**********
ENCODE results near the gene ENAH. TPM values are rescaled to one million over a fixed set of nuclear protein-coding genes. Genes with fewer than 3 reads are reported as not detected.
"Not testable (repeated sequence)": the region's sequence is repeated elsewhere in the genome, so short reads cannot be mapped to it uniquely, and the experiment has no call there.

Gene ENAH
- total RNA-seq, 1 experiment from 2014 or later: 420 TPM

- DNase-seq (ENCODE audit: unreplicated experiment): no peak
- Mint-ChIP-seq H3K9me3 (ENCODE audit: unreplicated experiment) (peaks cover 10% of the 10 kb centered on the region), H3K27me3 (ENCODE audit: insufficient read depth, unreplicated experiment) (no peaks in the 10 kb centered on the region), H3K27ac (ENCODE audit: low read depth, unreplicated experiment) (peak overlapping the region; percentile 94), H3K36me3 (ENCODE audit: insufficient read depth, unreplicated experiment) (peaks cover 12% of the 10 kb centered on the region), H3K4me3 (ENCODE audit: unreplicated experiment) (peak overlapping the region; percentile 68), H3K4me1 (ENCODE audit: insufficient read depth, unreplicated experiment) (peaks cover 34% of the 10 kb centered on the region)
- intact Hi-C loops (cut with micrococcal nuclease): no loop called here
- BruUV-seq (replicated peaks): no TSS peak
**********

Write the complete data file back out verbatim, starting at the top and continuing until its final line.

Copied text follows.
ENCODE results near the gene ENAH. TPM values are rescaled to one million over a fixed set of nuclear protein-coding genes. Genes with fewer than 3 reads are reported as not detected.
"Not testable (repeated sequence)": the region's sequence is repeated elsewhere in the genome, so short reads cannot be mapped to it uniquely, and the experiment has no call there.

Gene ENAH
- total RNA-seq, 1 experiment from 2014 or later: 420 TPM

- DNase-seq (ENCODE audit: unreplicated experiment): no peak
- Mint-ChIP-seq H3K9me3 (ENCODE audit: unreplicated experiment) (peaks cover 10% of the 10 kb centered on the region), H3K27me3 (ENCODE audit: insufficient read depth, unreplicated experiment) (no peaks in the 10 kb centered on the region), H3K27ac (ENCODE audit: low read depth, unreplicated experiment) (peak overlapping the region; percentile 94), H3K36me3 (ENCODE audit: insufficient read depth, unreplicated experiment) (peaks cover 12% of the 10 kb centered on the region), H3K4me3 (ENCODE audit: unreplicated experiment) (peak overlapping the region; percentile 68), H3K4me1 (ENCODE audit: insufficient read depth, unreplicated experiment) (peaks cover 34% of the 10 kb centered on the region)
- intact Hi-C loops (cut with micrococcal nuclease): no loop called here
- BruUV-seq (replicated peaks): no TSS peak